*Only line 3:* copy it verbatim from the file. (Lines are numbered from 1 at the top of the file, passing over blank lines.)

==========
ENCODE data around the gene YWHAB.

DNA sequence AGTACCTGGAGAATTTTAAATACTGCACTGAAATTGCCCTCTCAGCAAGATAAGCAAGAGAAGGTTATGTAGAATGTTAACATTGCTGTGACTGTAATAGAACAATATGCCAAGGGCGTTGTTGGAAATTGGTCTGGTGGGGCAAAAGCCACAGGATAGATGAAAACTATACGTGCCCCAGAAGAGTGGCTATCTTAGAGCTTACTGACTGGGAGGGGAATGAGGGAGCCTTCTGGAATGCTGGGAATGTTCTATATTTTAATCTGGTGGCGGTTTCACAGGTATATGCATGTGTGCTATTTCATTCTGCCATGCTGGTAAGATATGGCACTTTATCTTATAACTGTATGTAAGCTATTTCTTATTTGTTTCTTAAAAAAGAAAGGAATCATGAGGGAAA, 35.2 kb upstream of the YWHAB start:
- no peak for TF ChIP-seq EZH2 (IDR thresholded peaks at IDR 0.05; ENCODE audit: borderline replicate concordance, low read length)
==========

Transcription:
- no peak for TF ChIP-seq EZH2 (IDR thresholded peaks at IDR 0.05; ENCODE audit: borderline replicate concordance, low read length)